Volume 17 • Issue 12 / August 13 - 19, 2004


One more time: Let the protesters have the park!

Before the Republican National Convention has even hit town, the effort by United for Peace and Justice to secure a safe and appropriate site for its planned Aug. 29 “The World Says No to the Bush Agenda” rally has become one of the largest civil-liberties battles in recent memory.

Although last month, U.F.P.J. accepted a permit for a march past the convention site, Madison Sq. Garden, and down the West Side Highway, ending with a rally on the highway at North Moore St., the group now says the rally site simply does not work for them physically or philosophically. On Tuesday, they told the city they won’t use the highway and filed a new permit for use of three huge fields in Central Park — the North Meadow, East Meadow and Great Lawn. However, within hours of the announcement, the Bloomberg administration denied U.F.P.J.’s new permit application for the park, as it had done with the organization’s previous application for the park.

Yet, U.F.P.J. has made it clear that, no matter what, they no longer plan to use the highway rally site. Their complaints, we feel, are legitimate. There have been no guarantees from the city that metal protest pens won’t be used, and the fact remains that a hot highway in late August is no place for a massive crowd, one that is sure to include many senior and disabled protesters.

Many residents and businesses in Tribeca and Battery Park City North are doubtless glad to hear that the rally may no longer be happening in Lower Manhattan — at least if the protesters have their way. If it were to happen on the West Side Highway at North Moore St., there’s absolutely no question the rally would be a major inconvenience. Local parks and the waterfront would likely be inaccessible, as would many stores. Trying to drive a car anywhere near the protest would be a nightmare, and some residents might even have problems getting in and out of their own homes.

Yet, at the same time, we’re sure there are many Lower Manhattan residents and businesses who would welcome an anti-Bush/anti-war rally on their own turf. One such group is called Business Leaders for Sensible Priorities. Yet, regardless of these groups’ support of holding the Aug. 29 rally Downtown, the protesters want the park, not the highway.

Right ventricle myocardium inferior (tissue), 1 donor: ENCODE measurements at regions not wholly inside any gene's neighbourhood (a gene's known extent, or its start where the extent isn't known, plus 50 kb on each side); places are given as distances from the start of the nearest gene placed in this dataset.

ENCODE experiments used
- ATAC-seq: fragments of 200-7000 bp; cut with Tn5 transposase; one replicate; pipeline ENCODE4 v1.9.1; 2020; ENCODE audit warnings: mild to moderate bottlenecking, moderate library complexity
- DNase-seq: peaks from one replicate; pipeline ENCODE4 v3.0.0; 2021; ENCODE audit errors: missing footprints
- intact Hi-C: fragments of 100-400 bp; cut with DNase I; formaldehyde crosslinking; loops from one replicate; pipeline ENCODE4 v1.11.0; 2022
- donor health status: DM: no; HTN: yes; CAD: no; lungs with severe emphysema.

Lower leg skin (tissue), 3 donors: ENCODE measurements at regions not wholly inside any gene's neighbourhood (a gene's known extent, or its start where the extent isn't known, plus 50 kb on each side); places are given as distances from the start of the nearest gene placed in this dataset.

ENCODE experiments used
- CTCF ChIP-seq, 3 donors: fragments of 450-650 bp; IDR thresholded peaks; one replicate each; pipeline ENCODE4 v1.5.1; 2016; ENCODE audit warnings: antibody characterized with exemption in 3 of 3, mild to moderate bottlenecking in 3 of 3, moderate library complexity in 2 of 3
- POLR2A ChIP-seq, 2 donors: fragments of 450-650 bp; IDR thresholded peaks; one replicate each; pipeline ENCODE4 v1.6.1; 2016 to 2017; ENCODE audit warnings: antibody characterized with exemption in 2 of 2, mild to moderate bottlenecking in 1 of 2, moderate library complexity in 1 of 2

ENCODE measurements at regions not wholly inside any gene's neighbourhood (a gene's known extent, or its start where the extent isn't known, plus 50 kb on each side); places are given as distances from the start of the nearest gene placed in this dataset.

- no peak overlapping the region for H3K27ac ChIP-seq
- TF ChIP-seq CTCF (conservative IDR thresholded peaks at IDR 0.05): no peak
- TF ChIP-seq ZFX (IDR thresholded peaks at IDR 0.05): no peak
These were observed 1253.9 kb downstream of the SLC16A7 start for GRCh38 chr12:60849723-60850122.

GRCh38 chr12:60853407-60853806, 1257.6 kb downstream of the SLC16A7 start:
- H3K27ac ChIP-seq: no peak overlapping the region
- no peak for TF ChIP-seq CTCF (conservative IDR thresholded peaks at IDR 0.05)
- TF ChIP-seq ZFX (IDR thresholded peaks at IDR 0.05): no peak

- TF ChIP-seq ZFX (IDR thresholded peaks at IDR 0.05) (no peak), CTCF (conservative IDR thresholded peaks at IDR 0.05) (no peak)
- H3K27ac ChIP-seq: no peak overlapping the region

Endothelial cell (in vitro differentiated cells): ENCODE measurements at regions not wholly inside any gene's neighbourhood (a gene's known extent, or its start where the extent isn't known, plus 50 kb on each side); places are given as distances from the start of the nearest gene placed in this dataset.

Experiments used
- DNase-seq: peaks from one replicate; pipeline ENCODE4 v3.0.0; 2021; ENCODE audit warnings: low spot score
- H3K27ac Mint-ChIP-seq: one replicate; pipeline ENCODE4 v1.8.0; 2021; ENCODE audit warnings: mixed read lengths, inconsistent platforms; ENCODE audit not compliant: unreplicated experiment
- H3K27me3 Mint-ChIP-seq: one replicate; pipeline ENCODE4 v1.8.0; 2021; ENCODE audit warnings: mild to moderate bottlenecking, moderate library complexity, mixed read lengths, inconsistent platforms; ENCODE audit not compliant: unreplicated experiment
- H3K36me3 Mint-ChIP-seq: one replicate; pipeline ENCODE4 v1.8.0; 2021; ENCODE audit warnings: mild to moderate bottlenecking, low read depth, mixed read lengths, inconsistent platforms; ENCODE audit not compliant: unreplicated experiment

The park — not a highway — is where people seek refuge from summer’s swelter. And a large, long and wide space is naturally more suitable for a rally than a highway, since the latter presents problems of sound and visibility.

The city keeps arguing that the Great Lawn and the North Meadow have been renovated and that the grass lawns can’t handle thousands of protesters. Harm the grass? This is the most important presidential election of our lives! Grass will grow back. U.F.P.J. says it has 1,000 volunteers who are ready to help fix up the lawns, if needed, after the protest. Also, a bond can be posted to cover any damage, and surely individuals and groups will step forward to back such a bond in the name of freedom of expression and dissent.

More frightening, by rejecting the protesters’ new request for Central Park the mayor is creating a volatile situation. If, as seems likely, a federal lawsuit is filed by U.F.P.J. to use the park, but it then fails, it will then be unclear what will happen on Aug. 29 once the protesters reach the Garden. In short, a chaotic situation is shaping up. A protest out of control is good for neither the city nor the protesters.

The solution is simple — give the protesters the park. Let them enjoy their experience, just as the G.O.P. delegates — for whom the city is bending over backwards to welcome — hope to enjoy theirs.

Already many New Yorkers are planning to flee the city to avoid the convention. If it appears this protest will devolve into disarray, the mass exodus will increase. With a word, Bloomberg can work it out, as former Mayor Ed Koch did in 1982 for the No Nukes rally. We hope Bloomberg shows as much common sense as Koch did.

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